For many of the operations we use the jsonb_set function which is defined like:

jsonb_set(target jsonb, path text[], new_value jsonb, [create_missing boolean])

It returns target with the section designated by path replaced by new_value, or with new_value added if create_missing is true (default is true) and the item designated by path does not exist.

Update value of a field

UPDATE users
SET data = jsonb_set(data, '{FirstName}', '"Minesota"', FALSE)
WHERE id = 1    -- John Doe

This query updates the value of FirstName to Pece for user John Doe. In jsonb_set function, the create_missing parameter is set to FALSE, which means only already existing field can be updated – it won’t create new field if it doesn’t exist (which setting it to TRUE does).

Result:

{
  "FirstName": "Minesota",
  "LastName": "Doe",
  ...
}

Update element of an array

UPDATE users
SET data = jsonb_set(data, '{Phones,0}', '"333"', FALSE)
WHERE id = 1;

This query updates the first element of Phones array to 333.

Before:

{
  "FirstName": "John",
  "LastName": "Doe",
  "Address": {
    "City": "Skopje",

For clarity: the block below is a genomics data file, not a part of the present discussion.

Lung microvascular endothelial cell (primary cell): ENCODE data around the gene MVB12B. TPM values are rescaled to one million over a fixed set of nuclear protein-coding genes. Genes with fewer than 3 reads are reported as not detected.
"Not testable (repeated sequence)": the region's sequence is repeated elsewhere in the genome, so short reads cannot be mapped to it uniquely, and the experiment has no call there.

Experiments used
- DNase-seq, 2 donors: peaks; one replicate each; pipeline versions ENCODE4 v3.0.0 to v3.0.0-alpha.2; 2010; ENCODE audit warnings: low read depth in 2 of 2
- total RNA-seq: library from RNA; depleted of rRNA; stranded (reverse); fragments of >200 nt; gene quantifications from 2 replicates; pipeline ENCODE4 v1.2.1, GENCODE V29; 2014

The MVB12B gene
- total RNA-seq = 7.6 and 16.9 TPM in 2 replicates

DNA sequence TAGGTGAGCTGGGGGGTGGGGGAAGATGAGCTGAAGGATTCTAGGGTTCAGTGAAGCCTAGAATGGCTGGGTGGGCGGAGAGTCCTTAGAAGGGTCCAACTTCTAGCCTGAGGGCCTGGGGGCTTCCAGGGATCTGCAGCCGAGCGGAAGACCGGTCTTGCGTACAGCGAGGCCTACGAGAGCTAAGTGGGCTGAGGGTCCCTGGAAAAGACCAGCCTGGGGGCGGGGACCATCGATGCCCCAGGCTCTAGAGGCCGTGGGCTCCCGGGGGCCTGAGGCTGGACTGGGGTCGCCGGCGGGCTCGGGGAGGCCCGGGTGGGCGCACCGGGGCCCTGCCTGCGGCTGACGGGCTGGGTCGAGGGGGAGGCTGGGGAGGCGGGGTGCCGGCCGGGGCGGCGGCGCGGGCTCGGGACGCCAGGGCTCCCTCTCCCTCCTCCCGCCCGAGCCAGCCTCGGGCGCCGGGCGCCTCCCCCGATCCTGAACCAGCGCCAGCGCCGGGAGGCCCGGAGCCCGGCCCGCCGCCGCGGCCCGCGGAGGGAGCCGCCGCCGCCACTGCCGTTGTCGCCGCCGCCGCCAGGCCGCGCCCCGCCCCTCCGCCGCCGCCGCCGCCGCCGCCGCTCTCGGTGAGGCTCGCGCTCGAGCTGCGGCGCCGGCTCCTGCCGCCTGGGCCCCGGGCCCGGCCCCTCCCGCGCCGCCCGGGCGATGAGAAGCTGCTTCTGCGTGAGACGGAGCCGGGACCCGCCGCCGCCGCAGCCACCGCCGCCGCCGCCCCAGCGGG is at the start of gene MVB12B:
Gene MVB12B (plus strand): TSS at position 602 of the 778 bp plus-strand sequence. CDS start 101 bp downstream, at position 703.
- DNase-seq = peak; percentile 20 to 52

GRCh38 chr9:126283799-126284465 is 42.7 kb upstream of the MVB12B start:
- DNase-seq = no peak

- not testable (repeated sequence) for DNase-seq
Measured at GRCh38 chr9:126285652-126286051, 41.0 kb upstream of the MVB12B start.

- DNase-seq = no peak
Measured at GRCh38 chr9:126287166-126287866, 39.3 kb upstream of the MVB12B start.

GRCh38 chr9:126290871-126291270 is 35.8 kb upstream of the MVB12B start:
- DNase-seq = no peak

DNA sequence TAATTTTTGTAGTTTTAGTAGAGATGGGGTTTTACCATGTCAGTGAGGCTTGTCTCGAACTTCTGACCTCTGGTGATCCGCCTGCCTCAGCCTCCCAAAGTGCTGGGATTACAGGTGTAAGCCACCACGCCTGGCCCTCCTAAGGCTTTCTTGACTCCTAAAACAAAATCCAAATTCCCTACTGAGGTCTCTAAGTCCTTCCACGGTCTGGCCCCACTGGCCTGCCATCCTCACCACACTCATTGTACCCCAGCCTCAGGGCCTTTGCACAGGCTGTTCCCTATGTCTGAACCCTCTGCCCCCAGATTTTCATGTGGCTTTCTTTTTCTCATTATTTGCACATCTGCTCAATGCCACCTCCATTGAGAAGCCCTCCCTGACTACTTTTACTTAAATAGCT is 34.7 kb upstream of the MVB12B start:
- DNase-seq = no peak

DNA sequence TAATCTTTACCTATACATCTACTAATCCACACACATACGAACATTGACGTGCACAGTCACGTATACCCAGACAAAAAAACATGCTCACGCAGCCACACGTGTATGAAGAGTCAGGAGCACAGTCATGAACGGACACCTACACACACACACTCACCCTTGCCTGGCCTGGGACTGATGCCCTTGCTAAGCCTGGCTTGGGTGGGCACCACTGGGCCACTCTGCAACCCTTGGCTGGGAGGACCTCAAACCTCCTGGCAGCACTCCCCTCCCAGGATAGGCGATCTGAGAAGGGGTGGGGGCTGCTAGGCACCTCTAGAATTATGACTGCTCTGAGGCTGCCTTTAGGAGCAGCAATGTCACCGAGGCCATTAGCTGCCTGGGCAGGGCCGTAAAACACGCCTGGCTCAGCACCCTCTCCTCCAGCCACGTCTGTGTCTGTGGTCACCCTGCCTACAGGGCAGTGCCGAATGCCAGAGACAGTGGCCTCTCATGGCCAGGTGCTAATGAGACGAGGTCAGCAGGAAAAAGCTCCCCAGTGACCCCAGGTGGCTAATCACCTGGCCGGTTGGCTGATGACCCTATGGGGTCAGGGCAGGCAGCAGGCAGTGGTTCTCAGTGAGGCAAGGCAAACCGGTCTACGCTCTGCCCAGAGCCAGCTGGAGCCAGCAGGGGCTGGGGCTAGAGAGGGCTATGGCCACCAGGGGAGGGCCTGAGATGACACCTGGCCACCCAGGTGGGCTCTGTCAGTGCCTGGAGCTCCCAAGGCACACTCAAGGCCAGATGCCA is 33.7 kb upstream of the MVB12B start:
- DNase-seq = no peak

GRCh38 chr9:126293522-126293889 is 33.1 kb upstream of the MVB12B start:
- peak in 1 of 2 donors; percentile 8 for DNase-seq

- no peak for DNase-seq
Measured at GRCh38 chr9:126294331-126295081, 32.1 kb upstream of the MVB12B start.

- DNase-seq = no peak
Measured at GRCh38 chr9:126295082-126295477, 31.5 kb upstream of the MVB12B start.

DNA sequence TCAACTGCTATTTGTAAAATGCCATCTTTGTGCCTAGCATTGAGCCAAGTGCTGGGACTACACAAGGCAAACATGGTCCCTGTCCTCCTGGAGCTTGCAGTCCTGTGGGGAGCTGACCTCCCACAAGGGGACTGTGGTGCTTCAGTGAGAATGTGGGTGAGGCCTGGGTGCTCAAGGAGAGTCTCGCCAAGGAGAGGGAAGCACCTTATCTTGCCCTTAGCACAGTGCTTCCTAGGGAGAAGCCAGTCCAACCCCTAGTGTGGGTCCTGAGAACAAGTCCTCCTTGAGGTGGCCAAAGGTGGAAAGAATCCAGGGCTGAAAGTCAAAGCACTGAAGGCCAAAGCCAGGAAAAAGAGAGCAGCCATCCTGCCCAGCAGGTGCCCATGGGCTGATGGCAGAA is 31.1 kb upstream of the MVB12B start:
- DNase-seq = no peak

"Country": "Macedonia"
  }
  "Phones": ["123456", "999888777", "222333555"]
}

After:

{
  "FirstName": "John",
  "LastName": "Doe",
  "Address": {
    "City": "Skopje",
    "Country": "Macedonia"
  }
  "Phones": ["333", "999888777", "222333555"]
}

Deleting

To delete elements from jsonb we must refer to Additional JSONB Operators article.

Delete field

UPDATE users
SET data = data - 'Address'
WHERE id = 1

This query removes Address nested object.

Delete field from nested object

UPDATE users
SET data = data #- '{Address,City}'
WHERE id = 1

This query removes City field from Address nested object.

Delete element from array

UPDATE orders
SET data = data #- '{Items,2}';

This query deletes the third element from Items array.

Renaming field

UPDATE users
SET data = data - 'FirstName' || jsonb_build_object('Name', data->'FirstName')

This query renames FirstName to Name, by removing FirstName and adding Name with preset value from FirstName. Yes, jsonb operators are powerful combined with SQL.

Summary

The features jsonb column type brings are so powerful that afford you to handle any document-oriented data structures very well and on the other side with a very significant gain in performance. All this brings us advantages when combining it with the practicality of a NoSQL document-oriented solution, but still using the powerfull features of a RDBMS.For more examples and JSON functions and operators refer to the official PostgreSQL documentation.

References

 

Written by Stefan Georgievski, SDE at HASELT.